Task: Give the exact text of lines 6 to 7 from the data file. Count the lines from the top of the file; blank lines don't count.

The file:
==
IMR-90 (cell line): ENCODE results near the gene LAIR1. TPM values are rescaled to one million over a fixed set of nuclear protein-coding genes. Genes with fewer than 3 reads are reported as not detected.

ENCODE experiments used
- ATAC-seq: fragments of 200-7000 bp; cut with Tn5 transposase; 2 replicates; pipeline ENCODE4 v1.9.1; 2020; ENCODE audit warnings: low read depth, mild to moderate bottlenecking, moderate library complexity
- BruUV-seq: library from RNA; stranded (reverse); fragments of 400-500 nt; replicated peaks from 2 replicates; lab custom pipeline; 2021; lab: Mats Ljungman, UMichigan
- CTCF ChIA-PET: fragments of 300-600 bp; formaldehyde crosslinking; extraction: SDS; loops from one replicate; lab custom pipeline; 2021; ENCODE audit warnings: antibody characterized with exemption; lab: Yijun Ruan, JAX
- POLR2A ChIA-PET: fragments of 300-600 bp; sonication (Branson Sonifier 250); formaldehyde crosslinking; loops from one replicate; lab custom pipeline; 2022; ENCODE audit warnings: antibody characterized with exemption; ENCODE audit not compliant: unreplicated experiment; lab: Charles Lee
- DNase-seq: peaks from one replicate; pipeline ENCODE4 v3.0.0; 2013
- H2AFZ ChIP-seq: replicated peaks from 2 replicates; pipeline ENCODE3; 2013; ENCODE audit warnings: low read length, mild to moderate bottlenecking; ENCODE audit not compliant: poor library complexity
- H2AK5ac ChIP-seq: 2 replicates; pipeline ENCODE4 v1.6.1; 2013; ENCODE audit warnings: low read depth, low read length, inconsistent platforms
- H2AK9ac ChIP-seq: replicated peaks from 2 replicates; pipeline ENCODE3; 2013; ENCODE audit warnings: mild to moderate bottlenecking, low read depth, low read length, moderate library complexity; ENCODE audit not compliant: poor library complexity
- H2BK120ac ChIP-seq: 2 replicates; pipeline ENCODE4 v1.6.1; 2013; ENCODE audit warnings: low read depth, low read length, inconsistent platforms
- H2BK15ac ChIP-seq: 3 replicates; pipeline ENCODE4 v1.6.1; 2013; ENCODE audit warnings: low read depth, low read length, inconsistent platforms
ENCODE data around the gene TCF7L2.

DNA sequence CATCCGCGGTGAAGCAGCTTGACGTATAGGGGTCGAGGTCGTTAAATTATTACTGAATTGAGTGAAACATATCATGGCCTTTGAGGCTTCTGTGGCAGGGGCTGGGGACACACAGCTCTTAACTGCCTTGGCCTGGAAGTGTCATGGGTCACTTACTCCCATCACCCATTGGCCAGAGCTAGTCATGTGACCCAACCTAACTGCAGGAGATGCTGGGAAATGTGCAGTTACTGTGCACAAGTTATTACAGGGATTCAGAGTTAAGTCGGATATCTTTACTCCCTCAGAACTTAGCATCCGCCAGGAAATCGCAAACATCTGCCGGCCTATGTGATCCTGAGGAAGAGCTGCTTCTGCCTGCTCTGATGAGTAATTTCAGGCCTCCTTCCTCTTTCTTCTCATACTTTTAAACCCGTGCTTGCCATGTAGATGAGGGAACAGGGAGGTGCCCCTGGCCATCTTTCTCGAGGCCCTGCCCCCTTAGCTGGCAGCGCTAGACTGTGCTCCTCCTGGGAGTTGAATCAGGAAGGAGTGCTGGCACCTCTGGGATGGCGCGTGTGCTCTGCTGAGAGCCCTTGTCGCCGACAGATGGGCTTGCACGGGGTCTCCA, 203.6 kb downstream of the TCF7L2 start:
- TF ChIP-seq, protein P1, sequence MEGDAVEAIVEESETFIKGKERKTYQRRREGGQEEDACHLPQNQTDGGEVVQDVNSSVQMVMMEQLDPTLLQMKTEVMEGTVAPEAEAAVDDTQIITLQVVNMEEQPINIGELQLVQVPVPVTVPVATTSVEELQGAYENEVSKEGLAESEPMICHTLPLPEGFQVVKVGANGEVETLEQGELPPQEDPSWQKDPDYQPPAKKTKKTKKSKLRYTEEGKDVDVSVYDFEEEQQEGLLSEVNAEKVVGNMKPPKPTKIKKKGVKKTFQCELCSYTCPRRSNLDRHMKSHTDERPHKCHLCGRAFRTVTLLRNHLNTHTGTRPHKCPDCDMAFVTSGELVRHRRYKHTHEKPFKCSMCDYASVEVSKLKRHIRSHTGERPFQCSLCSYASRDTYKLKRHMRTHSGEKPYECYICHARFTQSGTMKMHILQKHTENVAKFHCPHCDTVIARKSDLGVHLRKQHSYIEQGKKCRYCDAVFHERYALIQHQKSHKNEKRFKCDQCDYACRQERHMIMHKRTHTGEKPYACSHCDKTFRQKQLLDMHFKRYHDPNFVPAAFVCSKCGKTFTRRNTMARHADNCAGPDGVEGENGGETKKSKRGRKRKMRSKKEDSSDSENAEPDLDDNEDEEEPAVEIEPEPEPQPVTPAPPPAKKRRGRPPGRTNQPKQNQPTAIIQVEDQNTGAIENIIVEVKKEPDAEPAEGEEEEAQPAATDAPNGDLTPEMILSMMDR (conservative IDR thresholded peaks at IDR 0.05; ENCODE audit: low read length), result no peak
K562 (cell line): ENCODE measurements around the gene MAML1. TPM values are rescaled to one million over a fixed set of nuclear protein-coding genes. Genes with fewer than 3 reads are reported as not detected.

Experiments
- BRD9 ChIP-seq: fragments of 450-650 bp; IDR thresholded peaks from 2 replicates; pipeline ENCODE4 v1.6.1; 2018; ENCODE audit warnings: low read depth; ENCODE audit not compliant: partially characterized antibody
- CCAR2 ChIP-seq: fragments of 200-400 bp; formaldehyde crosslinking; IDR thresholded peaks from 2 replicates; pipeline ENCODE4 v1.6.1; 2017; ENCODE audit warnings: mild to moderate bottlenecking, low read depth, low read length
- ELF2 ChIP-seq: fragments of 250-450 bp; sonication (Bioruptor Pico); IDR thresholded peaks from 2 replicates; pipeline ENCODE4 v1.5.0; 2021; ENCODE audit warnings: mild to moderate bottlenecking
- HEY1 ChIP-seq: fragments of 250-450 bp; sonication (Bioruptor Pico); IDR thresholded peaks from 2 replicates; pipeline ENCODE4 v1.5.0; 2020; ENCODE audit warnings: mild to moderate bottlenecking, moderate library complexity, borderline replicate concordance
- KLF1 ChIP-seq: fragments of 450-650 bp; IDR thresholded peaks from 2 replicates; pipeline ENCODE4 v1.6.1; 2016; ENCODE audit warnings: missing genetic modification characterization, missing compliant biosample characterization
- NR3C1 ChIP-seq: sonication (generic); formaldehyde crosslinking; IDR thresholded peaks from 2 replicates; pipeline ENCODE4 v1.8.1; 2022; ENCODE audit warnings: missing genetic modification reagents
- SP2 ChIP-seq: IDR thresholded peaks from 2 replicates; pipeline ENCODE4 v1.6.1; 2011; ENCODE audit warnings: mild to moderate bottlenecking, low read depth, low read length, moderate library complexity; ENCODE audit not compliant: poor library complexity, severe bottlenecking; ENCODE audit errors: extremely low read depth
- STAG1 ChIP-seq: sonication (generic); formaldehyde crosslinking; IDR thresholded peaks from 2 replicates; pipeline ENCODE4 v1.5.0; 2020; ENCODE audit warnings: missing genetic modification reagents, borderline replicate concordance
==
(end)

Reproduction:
- POLR2A ChIA-PET: fragments of 300-600 bp; sonication (Branson Sonifier 250); formaldehyde crosslinking; loops from one replicate; lab custom pipeline; 2022; ENCODE audit warnings: antibody characterized with exemption; ENCODE audit not compliant: unreplicated experiment; lab: Charles Lee
- DNase-seq: peaks from one replicate; pipeline ENCODE4 v3.0.0; 2013